Benjamin Schieder


2022 July 12 | 0 comments

I still use HomeAssistant to monitor and automate my house, from presence of anyone, to the status of my 3DPrinter to temperature and whatnot. Recently I wanted to add monitoring of my power consumption to the mix. Should be easy, right? Yeah, right….

First off, I have an LK13BE power meter. These come with an IR diode sending OBIS information in a text format about kWh consumed total, last 365 days, last 30 days, last 7 days, current power consumption and a host of other useful information. Unfortunately, the IR diode on my device seems to be too weak to be picked up by an IR receiver, which apparently is a common issue with these devices. I could file a complaint with my power company and have it replaced, but that feels like a lot of hassle for very little personal gain.

I tried a few other things over the course of 2 weeks, but eventually settled on a workable solution: I attached an LM393 photo resistor module to D4 of an ESP8266 flashed with Tasmota, configured that pin as a switch and enabled SetOption114 to make the switch send an MQTT message to Home Assistant instead of actually switching a relay.

On the Home Assistant side, things were a little trickier. I recently attached a similar setup (Tasmota + Reed switch) to my gas volume counter to monitor my gas consumption. For that, I simply configured a sensor like this which gets increased every time the Reed switch closes:

- sensor:
  - name: "Gas consumption m³"
    unit_of_measurement: "m³"
    device_class: gas
    state_class: total
    unique_id: gas_m3
    state: >
      {{ states.counter.gasconsumption.state | float / 100 }}

That works quite well and I can configure this sensor in the energy dashboard. I thought that doing the same (creating a counter, attach it to a template sensor, use sensor in Energy Dashboard) would work for the power consumption as well:

- name: "Total Power consumption kWh"
  unit_of_measurement: kWh
  device_class: energy
  state_class: total_increasing
  unique_id: power_kwh
  state: >
    {{ states.counter.power_wh.state | float / 1000 }}

But no, the energy dashboard would not allow me to use this sensor, at all. After a lot more fiddling, I finally settled on a very strange, but working solution to this problem. First, I defined an MQTT sensor (which I CAN use in the energy dashboard):

- platform: mqtt
  unique_id: "Home/Energy/Consumed/Total"
  state_topic: "Home/Energy/Consumed/Total"
  name: "Total energy consumed"
  value_template: '{{ }}'
  device_class: energy
  state_class: total_increasing
  unit_of_measurement: Wh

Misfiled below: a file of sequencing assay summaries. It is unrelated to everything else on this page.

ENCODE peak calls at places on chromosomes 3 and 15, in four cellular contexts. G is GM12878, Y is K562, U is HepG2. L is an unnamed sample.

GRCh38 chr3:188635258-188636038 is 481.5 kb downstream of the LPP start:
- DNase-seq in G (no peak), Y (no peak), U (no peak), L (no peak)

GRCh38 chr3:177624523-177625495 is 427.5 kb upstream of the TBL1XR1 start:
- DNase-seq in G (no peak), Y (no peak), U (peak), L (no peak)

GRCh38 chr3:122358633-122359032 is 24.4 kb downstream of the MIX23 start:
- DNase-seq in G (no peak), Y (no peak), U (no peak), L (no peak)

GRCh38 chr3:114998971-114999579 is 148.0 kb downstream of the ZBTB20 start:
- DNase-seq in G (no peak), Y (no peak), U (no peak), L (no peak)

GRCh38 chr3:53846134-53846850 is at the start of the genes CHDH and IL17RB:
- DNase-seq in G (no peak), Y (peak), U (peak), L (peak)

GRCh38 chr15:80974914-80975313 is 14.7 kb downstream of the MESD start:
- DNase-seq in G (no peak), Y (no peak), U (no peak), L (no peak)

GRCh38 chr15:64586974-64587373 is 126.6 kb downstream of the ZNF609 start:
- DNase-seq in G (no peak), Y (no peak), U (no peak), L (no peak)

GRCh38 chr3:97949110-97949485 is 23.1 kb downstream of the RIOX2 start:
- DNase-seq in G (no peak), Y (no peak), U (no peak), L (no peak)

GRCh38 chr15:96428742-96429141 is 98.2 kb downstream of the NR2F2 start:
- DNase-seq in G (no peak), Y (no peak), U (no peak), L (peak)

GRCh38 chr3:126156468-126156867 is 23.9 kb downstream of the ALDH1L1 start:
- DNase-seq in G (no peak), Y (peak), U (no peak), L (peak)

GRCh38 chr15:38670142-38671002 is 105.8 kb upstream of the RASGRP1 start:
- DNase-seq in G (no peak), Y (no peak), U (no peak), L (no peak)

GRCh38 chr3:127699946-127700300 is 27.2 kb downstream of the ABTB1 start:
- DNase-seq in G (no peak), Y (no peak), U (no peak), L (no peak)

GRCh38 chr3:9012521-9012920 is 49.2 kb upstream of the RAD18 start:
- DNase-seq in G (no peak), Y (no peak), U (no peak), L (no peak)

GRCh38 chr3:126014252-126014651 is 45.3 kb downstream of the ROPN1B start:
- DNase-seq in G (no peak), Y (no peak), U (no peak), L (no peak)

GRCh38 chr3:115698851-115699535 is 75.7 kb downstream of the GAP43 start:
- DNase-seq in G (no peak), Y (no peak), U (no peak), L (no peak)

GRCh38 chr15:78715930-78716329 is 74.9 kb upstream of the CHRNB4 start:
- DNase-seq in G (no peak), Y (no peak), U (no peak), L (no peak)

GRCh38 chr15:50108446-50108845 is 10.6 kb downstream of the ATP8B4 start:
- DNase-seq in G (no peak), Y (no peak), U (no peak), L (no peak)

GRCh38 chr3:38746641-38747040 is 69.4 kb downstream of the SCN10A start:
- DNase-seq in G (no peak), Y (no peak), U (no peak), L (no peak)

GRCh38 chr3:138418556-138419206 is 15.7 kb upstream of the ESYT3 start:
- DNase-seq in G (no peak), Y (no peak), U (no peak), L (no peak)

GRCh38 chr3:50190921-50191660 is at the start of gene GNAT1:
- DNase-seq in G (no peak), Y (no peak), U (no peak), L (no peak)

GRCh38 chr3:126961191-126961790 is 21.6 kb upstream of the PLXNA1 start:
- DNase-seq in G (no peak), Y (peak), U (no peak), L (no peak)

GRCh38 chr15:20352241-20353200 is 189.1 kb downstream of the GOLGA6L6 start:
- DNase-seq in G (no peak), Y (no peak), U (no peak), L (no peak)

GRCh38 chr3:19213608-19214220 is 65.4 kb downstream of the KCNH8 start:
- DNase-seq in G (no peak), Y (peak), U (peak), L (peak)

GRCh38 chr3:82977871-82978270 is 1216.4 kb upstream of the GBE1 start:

This sensor now holds total energy consumed, but wouldn’t remember its value across Home Assistant reboots. the state_class: total_increasing will take care of that. Every time the sensor resets to 0, Home Assistant will still increase the value in the Energy Dashboard.

But how do I actually get values INTO this sensor? Tasmota sends an MQTT message of “switch on” or “switch off” only. I created this automation for that:

  alias: Increase by 2 Wh
  description: ''
  - platform: device
    type: turned_off
    device_id: 7358380390f1d4f96277555630486944
    entity_id: switch.tasmota_powermeterpowermeter
    domain: switch
    condition: []
  - service: mqtt.publish
    topic: Home/Energy/Consumed/Total
    payload_template: >-
      {"energy": { "total": {{ states.sensor.total_energy_consumed.state | int \+ 2 }} }}
  mode: single

Walking throught this automation: First, why do I increase by 2 Wh per impulse? My power meter sends 500 impulses per kWh. Your’s might be different, it’s common to have 1000 impulses per kWh as well. Adjust as required.

Next, the automation triggers when the switch on the Tasmota turns off. It doesn’t really matter if you trigger on on or off, either one will work. No additional conditions required.

The magic now happens in the action. This automation, when triggered, will publish a new MQTT message to the topic Home/Energy/Consumed/Total which is the topic of the MQTT sensor defined above. The payload will look like this: {"energy": { "total": 1234 }}. The value 1234 is calculated from the current value of the sensor and adding 2 to it (remember: 1 impulse equals 2 Wh for my power meter. Yours may be different. Adjust as necessary). This MQTT message will then again be picked up by Home Assistant and the sensor definition will be updated with the new value.

It’s a bit convoluted setup, but it works well and I didn’t need to create a custom integration for it.


Category: blog

Tags: omeAssistant LK13BE SmartMeter Tasmota

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